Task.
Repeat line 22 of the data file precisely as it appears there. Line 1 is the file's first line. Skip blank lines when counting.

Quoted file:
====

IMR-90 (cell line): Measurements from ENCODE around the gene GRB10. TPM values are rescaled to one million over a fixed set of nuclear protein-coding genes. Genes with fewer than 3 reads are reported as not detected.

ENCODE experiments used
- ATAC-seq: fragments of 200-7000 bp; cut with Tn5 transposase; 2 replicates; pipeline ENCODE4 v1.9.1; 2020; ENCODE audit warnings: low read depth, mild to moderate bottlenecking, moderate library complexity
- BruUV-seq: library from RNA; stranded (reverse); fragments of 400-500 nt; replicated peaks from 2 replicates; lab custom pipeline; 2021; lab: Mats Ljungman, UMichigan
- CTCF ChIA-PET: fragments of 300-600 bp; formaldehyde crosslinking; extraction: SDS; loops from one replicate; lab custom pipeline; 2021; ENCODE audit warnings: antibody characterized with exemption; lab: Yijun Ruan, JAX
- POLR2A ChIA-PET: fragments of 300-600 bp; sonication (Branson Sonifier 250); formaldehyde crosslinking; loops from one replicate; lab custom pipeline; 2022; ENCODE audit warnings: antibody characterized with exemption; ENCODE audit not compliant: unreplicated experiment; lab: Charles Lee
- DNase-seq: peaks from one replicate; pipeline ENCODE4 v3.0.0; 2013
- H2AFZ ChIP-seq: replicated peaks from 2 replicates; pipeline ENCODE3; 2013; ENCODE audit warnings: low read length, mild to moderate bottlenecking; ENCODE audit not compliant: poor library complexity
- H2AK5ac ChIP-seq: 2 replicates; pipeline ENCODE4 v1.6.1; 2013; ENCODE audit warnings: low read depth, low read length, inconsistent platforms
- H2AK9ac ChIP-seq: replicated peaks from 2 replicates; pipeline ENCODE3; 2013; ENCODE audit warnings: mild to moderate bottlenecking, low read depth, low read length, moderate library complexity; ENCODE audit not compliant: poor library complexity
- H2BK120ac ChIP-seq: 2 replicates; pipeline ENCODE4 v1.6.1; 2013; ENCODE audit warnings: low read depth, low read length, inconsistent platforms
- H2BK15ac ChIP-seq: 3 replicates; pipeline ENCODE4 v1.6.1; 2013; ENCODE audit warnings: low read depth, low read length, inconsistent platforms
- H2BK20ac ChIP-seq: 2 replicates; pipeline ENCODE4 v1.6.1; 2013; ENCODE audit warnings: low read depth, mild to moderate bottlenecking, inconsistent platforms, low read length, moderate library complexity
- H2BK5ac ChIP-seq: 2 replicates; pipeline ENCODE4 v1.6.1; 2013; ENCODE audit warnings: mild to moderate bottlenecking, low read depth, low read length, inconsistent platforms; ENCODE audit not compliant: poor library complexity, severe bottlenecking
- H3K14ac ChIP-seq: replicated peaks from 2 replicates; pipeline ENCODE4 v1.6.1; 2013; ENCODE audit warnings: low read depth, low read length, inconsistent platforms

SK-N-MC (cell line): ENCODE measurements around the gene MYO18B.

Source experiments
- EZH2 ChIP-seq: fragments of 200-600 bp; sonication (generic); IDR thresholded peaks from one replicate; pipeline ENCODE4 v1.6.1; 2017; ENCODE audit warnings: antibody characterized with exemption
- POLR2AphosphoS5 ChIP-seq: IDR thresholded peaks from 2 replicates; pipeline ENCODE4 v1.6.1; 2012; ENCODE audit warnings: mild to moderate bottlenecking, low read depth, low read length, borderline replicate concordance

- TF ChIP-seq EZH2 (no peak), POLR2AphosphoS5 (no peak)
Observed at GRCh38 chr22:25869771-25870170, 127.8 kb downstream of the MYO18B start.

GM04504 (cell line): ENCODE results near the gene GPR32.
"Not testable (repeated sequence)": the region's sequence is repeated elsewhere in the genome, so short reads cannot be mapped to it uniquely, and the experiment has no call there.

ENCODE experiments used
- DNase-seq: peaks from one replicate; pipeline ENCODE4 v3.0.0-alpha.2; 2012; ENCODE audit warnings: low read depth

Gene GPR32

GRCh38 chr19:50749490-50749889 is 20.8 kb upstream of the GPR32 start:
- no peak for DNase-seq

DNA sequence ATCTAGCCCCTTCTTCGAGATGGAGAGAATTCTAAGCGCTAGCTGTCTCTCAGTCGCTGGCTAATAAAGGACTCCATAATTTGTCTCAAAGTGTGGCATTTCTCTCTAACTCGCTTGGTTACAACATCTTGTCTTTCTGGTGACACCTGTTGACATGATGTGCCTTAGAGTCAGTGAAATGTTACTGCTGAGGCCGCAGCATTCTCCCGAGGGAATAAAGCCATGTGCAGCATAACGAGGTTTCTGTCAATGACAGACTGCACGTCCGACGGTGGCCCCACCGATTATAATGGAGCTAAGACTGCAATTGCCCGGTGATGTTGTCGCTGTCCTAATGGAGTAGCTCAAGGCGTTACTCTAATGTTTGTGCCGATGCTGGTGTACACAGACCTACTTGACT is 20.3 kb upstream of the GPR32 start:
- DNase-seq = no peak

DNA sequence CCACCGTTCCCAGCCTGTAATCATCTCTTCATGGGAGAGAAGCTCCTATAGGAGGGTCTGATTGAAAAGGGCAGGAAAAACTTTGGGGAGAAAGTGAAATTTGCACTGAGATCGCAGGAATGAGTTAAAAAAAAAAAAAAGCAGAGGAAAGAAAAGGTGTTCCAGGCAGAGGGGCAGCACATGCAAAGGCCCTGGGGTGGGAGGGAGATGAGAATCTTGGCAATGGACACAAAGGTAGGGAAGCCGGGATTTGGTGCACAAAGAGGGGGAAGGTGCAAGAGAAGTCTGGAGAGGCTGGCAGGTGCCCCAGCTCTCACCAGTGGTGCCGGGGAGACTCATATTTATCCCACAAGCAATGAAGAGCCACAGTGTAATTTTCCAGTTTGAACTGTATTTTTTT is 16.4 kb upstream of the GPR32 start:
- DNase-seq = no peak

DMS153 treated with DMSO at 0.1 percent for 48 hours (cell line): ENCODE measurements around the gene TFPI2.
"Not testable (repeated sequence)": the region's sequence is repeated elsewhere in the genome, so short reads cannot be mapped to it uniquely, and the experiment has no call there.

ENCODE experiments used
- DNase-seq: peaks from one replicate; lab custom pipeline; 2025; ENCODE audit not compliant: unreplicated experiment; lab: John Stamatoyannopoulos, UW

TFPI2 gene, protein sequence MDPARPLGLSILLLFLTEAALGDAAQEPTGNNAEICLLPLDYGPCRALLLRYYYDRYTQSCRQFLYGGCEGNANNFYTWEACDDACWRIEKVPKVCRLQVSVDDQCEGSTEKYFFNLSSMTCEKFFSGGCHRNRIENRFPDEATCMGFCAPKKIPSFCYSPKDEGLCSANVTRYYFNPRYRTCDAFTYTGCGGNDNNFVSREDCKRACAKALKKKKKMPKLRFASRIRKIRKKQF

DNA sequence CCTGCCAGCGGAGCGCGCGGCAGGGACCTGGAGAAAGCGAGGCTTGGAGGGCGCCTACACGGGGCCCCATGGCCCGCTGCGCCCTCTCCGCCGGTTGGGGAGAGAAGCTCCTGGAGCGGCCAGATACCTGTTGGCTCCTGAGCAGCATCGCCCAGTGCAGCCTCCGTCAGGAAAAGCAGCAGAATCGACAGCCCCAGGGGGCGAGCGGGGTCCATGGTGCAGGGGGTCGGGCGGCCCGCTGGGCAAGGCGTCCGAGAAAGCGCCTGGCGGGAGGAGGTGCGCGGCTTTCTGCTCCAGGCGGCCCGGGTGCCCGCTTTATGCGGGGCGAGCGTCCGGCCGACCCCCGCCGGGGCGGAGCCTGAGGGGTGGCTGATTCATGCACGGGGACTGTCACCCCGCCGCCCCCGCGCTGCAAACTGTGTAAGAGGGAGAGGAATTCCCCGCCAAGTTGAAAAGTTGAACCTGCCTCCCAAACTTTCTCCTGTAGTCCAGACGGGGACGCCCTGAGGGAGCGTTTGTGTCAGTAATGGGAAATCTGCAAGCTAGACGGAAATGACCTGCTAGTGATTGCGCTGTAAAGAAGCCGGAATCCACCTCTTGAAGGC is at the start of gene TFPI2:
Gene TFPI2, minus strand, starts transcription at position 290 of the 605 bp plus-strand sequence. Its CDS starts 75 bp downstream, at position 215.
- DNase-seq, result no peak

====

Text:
GM04504 (cell line): ENCODE results near the gene GPR32.